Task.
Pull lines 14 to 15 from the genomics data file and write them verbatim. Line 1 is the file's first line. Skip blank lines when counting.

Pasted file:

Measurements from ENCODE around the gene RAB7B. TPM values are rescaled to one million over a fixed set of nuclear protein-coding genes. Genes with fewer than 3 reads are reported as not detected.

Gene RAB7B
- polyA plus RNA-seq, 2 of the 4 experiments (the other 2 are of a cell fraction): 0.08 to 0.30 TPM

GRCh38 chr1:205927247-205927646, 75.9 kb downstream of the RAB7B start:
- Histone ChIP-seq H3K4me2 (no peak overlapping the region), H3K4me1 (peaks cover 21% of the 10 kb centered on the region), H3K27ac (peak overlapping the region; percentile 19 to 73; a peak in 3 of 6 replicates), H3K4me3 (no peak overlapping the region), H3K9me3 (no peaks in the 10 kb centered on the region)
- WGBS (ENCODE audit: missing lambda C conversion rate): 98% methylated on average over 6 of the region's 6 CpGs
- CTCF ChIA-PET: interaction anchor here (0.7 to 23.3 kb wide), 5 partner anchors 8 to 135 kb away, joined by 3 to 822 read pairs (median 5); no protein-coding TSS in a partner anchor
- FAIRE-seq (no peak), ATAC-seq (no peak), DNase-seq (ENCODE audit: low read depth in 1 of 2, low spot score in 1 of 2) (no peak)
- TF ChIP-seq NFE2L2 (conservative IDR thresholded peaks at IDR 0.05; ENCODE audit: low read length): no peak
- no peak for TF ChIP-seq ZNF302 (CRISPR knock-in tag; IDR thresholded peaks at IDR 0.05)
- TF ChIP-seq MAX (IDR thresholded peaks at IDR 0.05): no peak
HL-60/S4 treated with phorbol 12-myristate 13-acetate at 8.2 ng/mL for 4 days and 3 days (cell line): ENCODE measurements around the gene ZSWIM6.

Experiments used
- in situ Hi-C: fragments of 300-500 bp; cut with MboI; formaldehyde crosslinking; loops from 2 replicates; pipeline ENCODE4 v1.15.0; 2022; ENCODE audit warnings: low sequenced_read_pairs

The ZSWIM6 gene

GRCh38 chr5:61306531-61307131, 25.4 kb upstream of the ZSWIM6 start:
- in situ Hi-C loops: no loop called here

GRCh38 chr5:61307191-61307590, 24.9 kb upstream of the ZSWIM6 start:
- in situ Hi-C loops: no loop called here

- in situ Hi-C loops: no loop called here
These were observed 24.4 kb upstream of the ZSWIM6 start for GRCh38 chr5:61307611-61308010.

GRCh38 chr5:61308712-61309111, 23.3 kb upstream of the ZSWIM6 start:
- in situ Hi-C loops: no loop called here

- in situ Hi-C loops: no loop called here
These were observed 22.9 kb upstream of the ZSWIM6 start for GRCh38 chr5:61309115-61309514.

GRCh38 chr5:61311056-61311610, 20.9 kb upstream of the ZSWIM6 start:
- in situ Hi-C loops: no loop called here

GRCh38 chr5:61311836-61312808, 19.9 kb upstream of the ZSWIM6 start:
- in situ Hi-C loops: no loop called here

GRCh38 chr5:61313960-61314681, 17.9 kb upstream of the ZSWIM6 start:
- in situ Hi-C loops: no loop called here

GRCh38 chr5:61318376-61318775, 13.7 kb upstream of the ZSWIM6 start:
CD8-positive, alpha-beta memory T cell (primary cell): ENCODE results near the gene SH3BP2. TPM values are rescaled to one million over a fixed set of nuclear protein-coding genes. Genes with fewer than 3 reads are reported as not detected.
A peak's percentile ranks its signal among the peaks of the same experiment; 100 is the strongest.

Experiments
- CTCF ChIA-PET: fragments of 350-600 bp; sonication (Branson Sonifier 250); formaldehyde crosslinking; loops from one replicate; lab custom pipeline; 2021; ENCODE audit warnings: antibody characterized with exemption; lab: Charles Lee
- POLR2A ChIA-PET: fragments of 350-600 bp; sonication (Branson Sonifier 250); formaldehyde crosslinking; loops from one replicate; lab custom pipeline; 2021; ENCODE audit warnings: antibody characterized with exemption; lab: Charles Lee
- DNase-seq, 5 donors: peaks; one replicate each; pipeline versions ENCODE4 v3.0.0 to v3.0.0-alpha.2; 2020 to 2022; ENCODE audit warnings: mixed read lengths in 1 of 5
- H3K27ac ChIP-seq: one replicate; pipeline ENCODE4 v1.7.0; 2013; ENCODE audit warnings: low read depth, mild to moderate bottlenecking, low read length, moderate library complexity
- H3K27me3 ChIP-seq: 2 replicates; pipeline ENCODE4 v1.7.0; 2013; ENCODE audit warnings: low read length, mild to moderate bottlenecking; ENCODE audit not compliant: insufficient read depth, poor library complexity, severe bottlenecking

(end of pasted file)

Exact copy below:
- in situ Hi-C: fragments of 300-500 bp; cut with MboI; formaldehyde crosslinking; loops from 2 replicates; pipeline ENCODE4 v1.15.0; 2022; ENCODE audit warnings: low sequenced_read_pairs

The ZSWIM6 gene